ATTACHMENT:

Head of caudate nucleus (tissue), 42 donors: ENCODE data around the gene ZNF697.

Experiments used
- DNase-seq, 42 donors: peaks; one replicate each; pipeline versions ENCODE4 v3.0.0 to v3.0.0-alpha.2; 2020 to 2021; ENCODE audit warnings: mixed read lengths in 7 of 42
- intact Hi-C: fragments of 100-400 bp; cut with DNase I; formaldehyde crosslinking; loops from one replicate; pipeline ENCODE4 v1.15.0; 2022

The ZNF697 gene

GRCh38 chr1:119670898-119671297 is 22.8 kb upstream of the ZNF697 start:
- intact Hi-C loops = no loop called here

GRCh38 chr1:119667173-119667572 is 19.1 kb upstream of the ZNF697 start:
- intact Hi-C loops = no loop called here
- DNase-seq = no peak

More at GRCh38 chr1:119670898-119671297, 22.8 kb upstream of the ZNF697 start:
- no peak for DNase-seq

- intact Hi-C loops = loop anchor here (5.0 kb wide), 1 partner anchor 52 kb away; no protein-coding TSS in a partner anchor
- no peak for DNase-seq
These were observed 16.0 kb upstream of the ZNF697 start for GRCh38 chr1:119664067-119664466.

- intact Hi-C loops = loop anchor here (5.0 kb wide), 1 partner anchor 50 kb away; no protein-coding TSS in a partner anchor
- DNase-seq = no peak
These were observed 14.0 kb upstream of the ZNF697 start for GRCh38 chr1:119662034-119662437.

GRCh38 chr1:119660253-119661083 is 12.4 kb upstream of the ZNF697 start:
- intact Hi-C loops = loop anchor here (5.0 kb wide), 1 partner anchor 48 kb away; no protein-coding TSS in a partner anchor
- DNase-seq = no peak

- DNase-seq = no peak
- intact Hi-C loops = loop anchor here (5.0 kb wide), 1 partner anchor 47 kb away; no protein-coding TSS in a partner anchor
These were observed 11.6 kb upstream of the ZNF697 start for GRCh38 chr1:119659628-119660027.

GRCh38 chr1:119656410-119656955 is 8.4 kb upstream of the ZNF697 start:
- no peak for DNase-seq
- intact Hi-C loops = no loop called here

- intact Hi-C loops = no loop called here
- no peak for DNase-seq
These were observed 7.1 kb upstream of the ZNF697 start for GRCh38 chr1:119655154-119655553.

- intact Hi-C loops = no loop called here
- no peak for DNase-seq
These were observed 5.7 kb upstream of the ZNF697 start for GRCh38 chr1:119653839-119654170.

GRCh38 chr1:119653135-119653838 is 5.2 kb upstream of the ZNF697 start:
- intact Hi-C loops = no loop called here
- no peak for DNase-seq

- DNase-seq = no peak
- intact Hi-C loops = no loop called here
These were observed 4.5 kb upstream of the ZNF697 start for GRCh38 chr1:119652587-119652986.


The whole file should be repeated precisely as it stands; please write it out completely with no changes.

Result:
Head of caudate nucleus (tissue), 42 donors: ENCODE data around the gene ZNF697.

Experiments used
- DNase-seq, 42 donors: peaks; one replicate each; pipeline versions ENCODE4 v3.0.0 to v3.0.0-alpha.2; 2020 to 2021; ENCODE audit warnings: mixed read lengths in 7 of 42
- intact Hi-C: fragments of 100-400 bp; cut with DNase I; formaldehyde crosslinking; loops from one replicate; pipeline ENCODE4 v1.15.0; 2022

The ZNF697 gene

GRCh38 chr1:119670898-119671297 is 22.8 kb upstream of the ZNF697 start:
- intact Hi-C loops = no loop called here

GRCh38 chr1:119667173-119667572 is 19.1 kb upstream of the ZNF697 start:
- intact Hi-C loops = no loop called here
- DNase-seq = no peak

More at GRCh38 chr1:119670898-119671297, 22.8 kb upstream of the ZNF697 start:
- no peak for DNase-seq

- intact Hi-C loops = loop anchor here (5.0 kb wide), 1 partner anchor 52 kb away; no protein-coding TSS in a partner anchor
- no peak for DNase-seq
These were observed 16.0 kb upstream of the ZNF697 start for GRCh38 chr1:119664067-119664466.

- intact Hi-C loops = loop anchor here (5.0 kb wide), 1 partner anchor 50 kb away; no protein-coding TSS in a partner anchor
- DNase-seq = no peak
These were observed 14.0 kb upstream of the ZNF697 start for GRCh38 chr1:119662034-119662437.

GRCh38 chr1:119660253-119661083 is 12.4 kb upstream of the ZNF697 start:
- intact Hi-C loops = loop anchor here (5.0 kb wide), 1 partner anchor 48 kb away; no protein-coding TSS in a partner anchor
- DNase-seq = no peak

- DNase-seq = no peak
- intact Hi-C loops = loop anchor here (5.0 kb wide), 1 partner anchor 47 kb away; no protein-coding TSS in a partner anchor
These were observed 11.6 kb upstream of the ZNF697 start for GRCh38 chr1:119659628-119660027.

GRCh38 chr1:119656410-119656955 is 8.4 kb upstream of the ZNF697 start:
- no peak for DNase-seq
- intact Hi-C loops = no loop called here

- intact Hi-C loops = no loop called here
- no peak for DNase-seq
These were observed 7.1 kb upstream of the ZNF697 start for GRCh38 chr1:119655154-119655553.

- intact Hi-C loops = no loop called here
- no peak for DNase-seq
These were observed 5.7 kb upstream of the ZNF697 start for GRCh38 chr1:119653839-119654170.

GRCh38 chr1:119653135-119653838 is 5.2 kb upstream of the ZNF697 start:
- intact Hi-C loops = no loop called here
- no peak for DNase-seq

- DNase-seq = no peak
- intact Hi-C loops = no loop called here
These were observed 4.5 kb upstream of the ZNF697 start for GRCh38 chr1:119652587-119652986.